Productivity: It's More Than Eyeballs
Think back to the earliest internet hype: the promise of the information superhighway. Forevermore, we were assured, we would have unfettered, self-directed access to every bit of data about every possible topic we might want to study or investigate.
Never again would insiders be the only ones in the know. Never again would business or government be able to block the free flow of knowledge. Never again would we, as citizens and consumers, be wholly dependent upon watchdogs and whistleblowers to protect our interests. Information means power, so the Internet was going to empower us through unprecedented access to information.
Instead, the information superhighway ran us over.
The Internet opened the information floodgates, sending a torrent of data, facts and offerings pouring forth. Soon, we were awash without a lifeline in the deluge. We could barely keep our heads above water because information management was an afterthought. Search, in particular, was not a big priority of the companies that pioneered the Internet during the late 1990s; indeed, it ran counter to the prevailing business wisdom of the times: Market valuations hinged on traffic and the measure of success was
eyeballs per banner ad. So Web sites strove to be destinations. No surprise that something like search, which would direct traffic elsewhere, was not seen as mission critical.
As the new century began, though, too much hype and too few profits crashed the original dot-com business model. What took its place was an Internet-business model that actually turned a profit - indeed, a huge profit. That business model was rooted in search, and it transformed marketing and media overnight. With companies like Google and Overture leading the way, search came to our rescue. Finally, we had access to both information and information management.
But lately search itself has become too much. Of course, any search is better than none, but the size of the Internet continues to grow at an exponential rate and the gaming of search engines for optimal position has become big business. As a result, the listings returned by search engines, even those specific to retailers or news sites, are often too vast and too far afield from our particular interests and needs. While the search glut is smaller than the data glut before it, it is still a glut (even if better sorted) and it is still overwhelming.
Consequently, search is evolving. Search is now moving from mere search to smart search. Amazon, Yahoo and Travelocity, among others, have introduced new search tools that decipher our intentions and preferences to present us with listings that better match what we really want to learn, find or buy. Information empowers when it is relevant and easily accessible - not when it is overwhelming and difficult to manage. Smart search is a big step in the right direction.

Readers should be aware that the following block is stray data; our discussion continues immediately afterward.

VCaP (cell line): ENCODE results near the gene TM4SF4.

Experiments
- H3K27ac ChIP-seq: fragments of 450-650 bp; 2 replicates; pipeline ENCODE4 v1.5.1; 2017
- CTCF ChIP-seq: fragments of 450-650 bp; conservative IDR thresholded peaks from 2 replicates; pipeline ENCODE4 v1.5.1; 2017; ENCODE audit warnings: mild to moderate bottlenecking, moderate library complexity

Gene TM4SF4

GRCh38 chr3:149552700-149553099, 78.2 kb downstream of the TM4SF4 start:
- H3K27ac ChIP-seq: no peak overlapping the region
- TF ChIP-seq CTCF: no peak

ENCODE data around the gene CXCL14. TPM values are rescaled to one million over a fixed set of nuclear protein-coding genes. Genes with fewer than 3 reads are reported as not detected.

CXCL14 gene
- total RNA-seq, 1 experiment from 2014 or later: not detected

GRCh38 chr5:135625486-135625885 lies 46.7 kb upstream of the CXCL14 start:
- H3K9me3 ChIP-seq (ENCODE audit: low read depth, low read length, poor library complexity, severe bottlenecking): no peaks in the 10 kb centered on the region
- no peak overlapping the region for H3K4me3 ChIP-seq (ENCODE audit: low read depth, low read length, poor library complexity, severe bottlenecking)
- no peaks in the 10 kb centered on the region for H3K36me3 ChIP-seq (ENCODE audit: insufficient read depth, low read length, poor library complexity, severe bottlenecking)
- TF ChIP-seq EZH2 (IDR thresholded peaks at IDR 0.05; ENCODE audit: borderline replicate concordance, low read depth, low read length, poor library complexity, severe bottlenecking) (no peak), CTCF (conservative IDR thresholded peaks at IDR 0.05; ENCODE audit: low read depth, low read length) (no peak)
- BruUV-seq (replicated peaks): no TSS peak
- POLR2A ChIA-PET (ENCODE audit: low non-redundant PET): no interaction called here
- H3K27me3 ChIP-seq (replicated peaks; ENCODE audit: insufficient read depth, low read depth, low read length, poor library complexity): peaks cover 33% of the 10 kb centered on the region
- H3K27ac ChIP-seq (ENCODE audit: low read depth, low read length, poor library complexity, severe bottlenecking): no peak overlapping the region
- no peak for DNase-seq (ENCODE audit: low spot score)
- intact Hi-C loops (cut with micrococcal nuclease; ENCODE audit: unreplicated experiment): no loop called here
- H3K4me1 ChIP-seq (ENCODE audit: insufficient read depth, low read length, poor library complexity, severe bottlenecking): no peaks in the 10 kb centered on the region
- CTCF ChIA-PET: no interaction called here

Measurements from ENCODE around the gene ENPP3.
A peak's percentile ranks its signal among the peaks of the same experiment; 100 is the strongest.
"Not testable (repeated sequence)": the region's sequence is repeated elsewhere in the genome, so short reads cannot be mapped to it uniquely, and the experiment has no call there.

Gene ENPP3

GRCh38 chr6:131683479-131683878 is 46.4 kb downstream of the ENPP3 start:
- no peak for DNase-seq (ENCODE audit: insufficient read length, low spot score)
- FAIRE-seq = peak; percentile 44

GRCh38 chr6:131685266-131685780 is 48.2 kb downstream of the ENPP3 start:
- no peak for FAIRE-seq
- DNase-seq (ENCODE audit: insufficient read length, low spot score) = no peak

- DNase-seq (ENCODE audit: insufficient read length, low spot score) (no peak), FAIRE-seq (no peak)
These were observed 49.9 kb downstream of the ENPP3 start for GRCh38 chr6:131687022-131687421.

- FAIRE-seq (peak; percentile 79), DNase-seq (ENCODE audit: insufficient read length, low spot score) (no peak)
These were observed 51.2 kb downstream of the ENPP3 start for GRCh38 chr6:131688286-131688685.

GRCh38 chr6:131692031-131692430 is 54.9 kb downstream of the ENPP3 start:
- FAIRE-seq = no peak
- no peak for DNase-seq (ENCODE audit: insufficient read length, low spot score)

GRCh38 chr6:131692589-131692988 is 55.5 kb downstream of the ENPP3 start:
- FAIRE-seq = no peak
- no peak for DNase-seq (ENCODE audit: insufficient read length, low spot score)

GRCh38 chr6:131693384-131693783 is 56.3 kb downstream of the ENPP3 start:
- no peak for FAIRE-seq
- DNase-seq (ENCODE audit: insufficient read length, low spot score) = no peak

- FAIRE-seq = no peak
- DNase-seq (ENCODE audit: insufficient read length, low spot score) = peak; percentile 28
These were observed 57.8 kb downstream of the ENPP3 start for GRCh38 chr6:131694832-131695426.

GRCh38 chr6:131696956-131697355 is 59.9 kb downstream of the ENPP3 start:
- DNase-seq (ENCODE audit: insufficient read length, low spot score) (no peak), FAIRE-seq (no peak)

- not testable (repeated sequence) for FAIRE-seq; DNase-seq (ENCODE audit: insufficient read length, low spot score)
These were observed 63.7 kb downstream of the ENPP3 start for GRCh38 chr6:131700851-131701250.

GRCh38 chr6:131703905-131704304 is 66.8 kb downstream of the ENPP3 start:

Not only search, but marketing as a whole must get smarter. Mass marketing has fallen from favor, yet we are no less inundated with masses of irrelevant marketing. We have become skilled at limiting our exposure or paying no attention to intrusive, irrelevant marketing. Frequently, this is misinterpreted as marketing resistance, but actually it is marketing engagement. We spend time personalizing our interaction with marketing because we only want to see ads and products that are relevant to us. We want better marketing, not no marketing, and better marketing means smarter marketing.
Targeting based on search is smarter than targeting based on demographics - thus, the threat to traditional media - but even search-based targeting must get smarter. Search behaviors are a better guide to our interests than personal demographics, but too much clutter and too many missed opportunities still abound. As a result, innovations in search are moving beyond simple keyword matches.
Relevance is the new buzzword. Marketers have been forced to elevate it to the same priority level as efficiency. Optimal ad placement can no longer be accomplished or assured just on the basis of efficient audience aggregation. The audience must be engaged as well or else there is no efficiency whatsoever. That takes relevance. Indeed, our personal empowerment can be built only with tools that deliver offers and information of high personal relevance. It's not the amount, but the relevance of what we know that drives success. So all marketing, not just search, must smarten up.
J. Walker Smith is president of Yankelovich, Inc., and the co-author of three critically acclaimed best sellers. His new book, with Ann Clurman, is Generation Ageless. (email@example.com)